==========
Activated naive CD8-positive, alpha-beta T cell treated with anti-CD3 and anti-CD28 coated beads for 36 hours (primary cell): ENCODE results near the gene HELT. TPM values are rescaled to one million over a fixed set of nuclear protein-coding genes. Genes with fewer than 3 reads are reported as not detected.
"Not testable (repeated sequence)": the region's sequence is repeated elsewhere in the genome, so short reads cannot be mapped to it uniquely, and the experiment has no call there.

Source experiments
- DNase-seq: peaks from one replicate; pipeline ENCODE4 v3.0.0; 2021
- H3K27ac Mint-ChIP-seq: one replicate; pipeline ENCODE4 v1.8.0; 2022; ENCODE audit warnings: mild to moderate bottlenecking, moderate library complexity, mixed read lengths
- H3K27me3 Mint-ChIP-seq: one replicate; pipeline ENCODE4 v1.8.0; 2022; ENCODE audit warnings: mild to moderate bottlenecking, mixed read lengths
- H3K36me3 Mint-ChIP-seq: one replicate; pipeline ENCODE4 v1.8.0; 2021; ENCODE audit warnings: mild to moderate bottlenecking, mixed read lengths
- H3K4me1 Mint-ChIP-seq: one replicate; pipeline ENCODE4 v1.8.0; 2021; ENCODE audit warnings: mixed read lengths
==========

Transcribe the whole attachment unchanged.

Activated naive CD8-positive, alpha-beta T cell treated with anti-CD3 and anti-CD28 coated beads for 36 hours (primary cell): ENCODE results near the gene HELT. TPM values are rescaled to one million over a fixed set of nuclear protein-coding genes. Genes with fewer than 3 reads are reported as not detected.
"Not testable (repeated sequence)": the region's sequence is repeated elsewhere in the genome, so short reads cannot be mapped to it uniquely, and the experiment has no call there.

Source experiments
- DNase-seq: peaks from one replicate; pipeline ENCODE4 v3.0.0; 2021
- H3K27ac Mint-ChIP-seq: one replicate; pipeline ENCODE4 v1.8.0; 2022; ENCODE audit warnings: mild to moderate bottlenecking, moderate library complexity, mixed read lengths
- H3K27me3 Mint-ChIP-seq: one replicate; pipeline ENCODE4 v1.8.0; 2022; ENCODE audit warnings: mild to moderate bottlenecking, mixed read lengths
- H3K36me3 Mint-ChIP-seq: one replicate; pipeline ENCODE4 v1.8.0; 2021; ENCODE audit warnings: mild to moderate bottlenecking, mixed read lengths
- H3K4me1 Mint-ChIP-seq: one replicate; pipeline ENCODE4 v1.8.0; 2021; ENCODE audit warnings: mixed read lengths